When you are draining the rather warm sugar liquor from your tun into the boiling kettle, don't let the liquid fall too far, or splash up too much. This leads to what is called hot-side aeration, and can lead to some funny aftertastes. Rather unpleasant aftertastes.

You should bring the wort to a full and rolling boil before you add any hops, waiting until after the foam, or hot-break, dissolves. There are important chemical reactions taking place in the wort even then. The foam consists of proteinaceous matter that you want to coagulate out of the final beer. Of course, if you want a thick, full bodied beer (nutritious, as the Brits would say), then a long boil, over 90 minutes, will encourage the protein to re-dissolve back into the wort. But there are plenty of non-fermentable sugars in the liquor now, especially if your mash was held at temperatures above 155 degrees or so. This long boil will also make the finished beer darker, due to caramelization and other chemical reactions taking place over time. If you are seeking to keep the beer nice and light, mash at lower temperatures, and only boil for an hour or so.

Hops

All right you hop-heads, listen up. Be careful with these things! When you were using malt extract to make your beers, those small boiling pots made for a denser liquid than you will be using in all-grain. Consequently, the extraction, or utilization of the hop acids will be greater. Especially if you've read the section about adding Gypsum which accentuates the hops to make the perfect pale ale, your hops are going to be more pronounced in this thinner boiled beer. If you don't do your calculations very carefully, you'll be scraping bitter hop resin off of your teeth long into the evening.

This chart of my own construction shows the IBUs necessary to achieve one definition of "balanced" hop bitterness, based on the original gravity of the wort:

Original Gravity recommend IBU

1.010 4

1.020 8

1.030 12

1.040 16

1.050 24

1.060 32

1.070 40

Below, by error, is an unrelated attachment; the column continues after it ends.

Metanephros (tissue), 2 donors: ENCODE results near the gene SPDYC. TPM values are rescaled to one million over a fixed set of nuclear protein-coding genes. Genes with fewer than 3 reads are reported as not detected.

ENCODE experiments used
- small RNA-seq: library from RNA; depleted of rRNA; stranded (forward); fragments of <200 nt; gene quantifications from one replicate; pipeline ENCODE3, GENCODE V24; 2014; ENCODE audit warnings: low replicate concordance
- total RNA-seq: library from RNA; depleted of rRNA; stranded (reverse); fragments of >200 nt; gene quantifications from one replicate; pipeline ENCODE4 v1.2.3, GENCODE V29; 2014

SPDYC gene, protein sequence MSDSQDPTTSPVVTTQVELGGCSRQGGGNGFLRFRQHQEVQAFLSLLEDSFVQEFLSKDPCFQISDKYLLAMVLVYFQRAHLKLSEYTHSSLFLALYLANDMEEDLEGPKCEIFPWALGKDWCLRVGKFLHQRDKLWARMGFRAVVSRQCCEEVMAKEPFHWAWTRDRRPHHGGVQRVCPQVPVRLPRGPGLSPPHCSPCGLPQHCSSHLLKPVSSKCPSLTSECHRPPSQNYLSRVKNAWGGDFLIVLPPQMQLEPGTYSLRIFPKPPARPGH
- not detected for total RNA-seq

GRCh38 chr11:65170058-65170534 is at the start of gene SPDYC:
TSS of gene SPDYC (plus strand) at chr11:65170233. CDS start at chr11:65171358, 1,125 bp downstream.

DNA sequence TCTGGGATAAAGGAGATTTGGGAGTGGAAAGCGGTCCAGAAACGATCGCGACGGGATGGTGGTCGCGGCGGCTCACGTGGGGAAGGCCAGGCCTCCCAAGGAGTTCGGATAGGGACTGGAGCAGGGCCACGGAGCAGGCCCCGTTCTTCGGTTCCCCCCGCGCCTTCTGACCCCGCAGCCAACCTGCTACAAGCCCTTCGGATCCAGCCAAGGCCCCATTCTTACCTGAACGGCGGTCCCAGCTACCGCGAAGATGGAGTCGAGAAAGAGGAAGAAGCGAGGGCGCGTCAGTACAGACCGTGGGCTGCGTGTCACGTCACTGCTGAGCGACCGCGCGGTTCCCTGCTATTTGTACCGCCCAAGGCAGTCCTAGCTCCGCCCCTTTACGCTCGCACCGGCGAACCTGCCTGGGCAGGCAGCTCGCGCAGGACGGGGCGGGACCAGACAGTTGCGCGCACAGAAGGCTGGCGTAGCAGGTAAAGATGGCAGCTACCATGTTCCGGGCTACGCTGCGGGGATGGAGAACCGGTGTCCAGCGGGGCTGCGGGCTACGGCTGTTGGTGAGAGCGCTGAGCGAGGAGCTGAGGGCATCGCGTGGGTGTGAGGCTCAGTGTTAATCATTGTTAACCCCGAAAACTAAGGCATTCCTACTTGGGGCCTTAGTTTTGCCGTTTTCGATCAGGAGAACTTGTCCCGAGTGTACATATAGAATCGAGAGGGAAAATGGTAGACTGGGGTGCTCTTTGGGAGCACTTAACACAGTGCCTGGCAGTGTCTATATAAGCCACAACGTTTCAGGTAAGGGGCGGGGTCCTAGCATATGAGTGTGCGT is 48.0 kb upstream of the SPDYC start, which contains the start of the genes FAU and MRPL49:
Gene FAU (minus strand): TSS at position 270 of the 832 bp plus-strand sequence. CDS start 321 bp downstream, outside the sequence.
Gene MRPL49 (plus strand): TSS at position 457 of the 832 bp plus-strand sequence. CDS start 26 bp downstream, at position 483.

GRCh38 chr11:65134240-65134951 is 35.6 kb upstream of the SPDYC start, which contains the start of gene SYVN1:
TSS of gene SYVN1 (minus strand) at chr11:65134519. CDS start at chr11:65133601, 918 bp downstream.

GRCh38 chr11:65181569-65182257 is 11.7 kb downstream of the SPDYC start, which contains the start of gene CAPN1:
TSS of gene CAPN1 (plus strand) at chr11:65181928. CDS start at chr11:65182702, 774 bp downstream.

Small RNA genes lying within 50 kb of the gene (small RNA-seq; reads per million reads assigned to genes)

1.080 48

1.090 56

1.100 64

Early Additions (Boiling Hops)

Early hop additions make more bitterness than later additions. Using more hops makes for more bitterness than using fewer hops. And using more bitter hops makes for more bitterness than less bitter hops. Hopefully this is obvious to you. What you may not know is that winding up with 6 gallons of wort leaves your beer almost 17% less bitter than you would have if you gotten the 5 gallons that you planned for. (This is also true of the color of the beer, but that's not my concern here.) This just goes to show how important it is to not only accurately design your beer, but also how important it is to keep to that plan.

Late Additions (Finishing Hops)

Hops that are added late to the boil do not complete the chemical changes necessary to extract all of the hop resins available to the kettle. Instead, the essential oils that are boiled away in long boils remain to contribute to hop flavor and aroma. Some hops are well known for their superior taste and aroma, while others are more suitable for long boil bittering. Try to match the hops to the style that you're trying to create.

 

Mystery Ingredients

Before hops were popularized in beer making, the sweetness of the malt was balanced by what was called "gruit". This tended to be a trade secret of the brewer, and was often grown right outside in the garden.If you have a creative bent, especially if you're also a prolific gardener, don't be afraid to try different herbs for bittering purposes. If you don't trust yourself, try small batches with new experiments. Maybe you don't want 5 gallons of hot chilli flavored beer, or maybe you don't have enough onions or garlic to flavor a large batch. And do you really like oregano that much?

If I'm going to leave you with one thought, let it be this. Try to use your enthusiasm for this hobby as a springboard to bigger and better things. And don't be afraid to do something really stupid. It's the only way you're ever going to learn anything!